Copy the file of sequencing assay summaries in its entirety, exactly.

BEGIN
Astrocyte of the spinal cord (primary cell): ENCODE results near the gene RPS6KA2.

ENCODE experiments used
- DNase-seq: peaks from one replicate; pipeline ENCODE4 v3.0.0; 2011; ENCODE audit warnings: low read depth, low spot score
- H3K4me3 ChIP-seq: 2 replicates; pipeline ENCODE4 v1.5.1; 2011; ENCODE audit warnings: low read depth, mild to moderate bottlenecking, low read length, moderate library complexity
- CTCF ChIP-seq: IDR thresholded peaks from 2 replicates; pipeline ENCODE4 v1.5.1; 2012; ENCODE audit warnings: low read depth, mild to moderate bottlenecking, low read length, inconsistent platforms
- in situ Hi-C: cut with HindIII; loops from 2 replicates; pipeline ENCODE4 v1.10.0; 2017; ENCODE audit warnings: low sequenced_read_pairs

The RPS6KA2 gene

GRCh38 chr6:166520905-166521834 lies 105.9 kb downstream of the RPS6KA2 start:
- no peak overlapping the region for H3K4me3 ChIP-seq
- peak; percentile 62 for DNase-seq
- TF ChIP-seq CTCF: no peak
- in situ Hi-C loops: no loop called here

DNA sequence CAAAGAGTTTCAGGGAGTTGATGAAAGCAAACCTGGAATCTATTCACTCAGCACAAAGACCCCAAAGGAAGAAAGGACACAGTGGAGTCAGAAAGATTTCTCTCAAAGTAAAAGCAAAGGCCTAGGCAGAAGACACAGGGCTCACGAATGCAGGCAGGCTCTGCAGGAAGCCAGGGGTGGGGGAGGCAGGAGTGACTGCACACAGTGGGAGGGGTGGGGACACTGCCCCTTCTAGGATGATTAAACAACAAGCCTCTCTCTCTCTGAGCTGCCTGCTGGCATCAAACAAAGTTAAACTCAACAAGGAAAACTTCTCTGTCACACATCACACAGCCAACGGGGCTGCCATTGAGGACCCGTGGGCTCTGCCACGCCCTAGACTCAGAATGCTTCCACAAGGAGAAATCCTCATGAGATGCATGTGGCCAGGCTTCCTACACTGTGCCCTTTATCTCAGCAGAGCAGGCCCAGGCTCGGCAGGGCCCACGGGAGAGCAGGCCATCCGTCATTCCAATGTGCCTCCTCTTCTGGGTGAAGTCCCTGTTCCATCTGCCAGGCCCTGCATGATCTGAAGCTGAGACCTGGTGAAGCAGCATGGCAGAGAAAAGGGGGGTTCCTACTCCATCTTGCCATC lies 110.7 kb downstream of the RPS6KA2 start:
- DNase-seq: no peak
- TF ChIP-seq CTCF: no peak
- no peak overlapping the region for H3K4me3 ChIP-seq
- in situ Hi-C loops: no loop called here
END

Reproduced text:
Astrocyte of the spinal cord (primary cell): ENCODE results near the gene RPS6KA2.

ENCODE experiments used
- DNase-seq: peaks from one replicate; pipeline ENCODE4 v3.0.0; 2011; ENCODE audit warnings: low read depth, low spot score
- H3K4me3 ChIP-seq: 2 replicates; pipeline ENCODE4 v1.5.1; 2011; ENCODE audit warnings: low read depth, mild to moderate bottlenecking, low read length, moderate library complexity
- CTCF ChIP-seq: IDR thresholded peaks from 2 replicates; pipeline ENCODE4 v1.5.1; 2012; ENCODE audit warnings: low read depth, mild to moderate bottlenecking, low read length, inconsistent platforms
- in situ Hi-C: cut with HindIII; loops from 2 replicates; pipeline ENCODE4 v1.10.0; 2017; ENCODE audit warnings: low sequenced_read_pairs

The RPS6KA2 gene

GRCh38 chr6:166520905-166521834 lies 105.9 kb downstream of the RPS6KA2 start:
- no peak overlapping the region for H3K4me3 ChIP-seq
- peak; percentile 62 for DNase-seq
- TF ChIP-seq CTCF: no peak
- in situ Hi-C loops: no loop called here

DNA sequence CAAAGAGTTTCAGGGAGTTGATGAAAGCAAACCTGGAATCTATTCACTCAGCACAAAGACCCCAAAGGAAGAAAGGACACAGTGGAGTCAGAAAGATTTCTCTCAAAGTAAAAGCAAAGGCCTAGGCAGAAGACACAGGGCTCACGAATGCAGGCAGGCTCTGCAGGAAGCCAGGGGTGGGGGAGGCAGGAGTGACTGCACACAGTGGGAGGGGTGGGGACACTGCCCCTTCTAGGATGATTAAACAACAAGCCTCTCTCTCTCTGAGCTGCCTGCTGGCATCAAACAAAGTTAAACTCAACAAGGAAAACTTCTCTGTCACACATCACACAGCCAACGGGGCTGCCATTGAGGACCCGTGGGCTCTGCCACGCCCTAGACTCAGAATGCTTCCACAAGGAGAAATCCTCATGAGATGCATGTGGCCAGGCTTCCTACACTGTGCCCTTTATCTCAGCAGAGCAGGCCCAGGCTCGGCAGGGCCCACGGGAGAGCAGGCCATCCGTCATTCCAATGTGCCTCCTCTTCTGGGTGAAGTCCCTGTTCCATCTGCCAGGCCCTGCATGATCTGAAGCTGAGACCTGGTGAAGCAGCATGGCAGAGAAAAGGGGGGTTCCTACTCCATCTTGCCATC lies 110.7 kb downstream of the RPS6KA2 start:
- DNase-seq: no peak
- TF ChIP-seq CTCF: no peak
- no peak overlapping the region for H3K4me3 ChIP-seq
- in situ Hi-C loops: no loop called here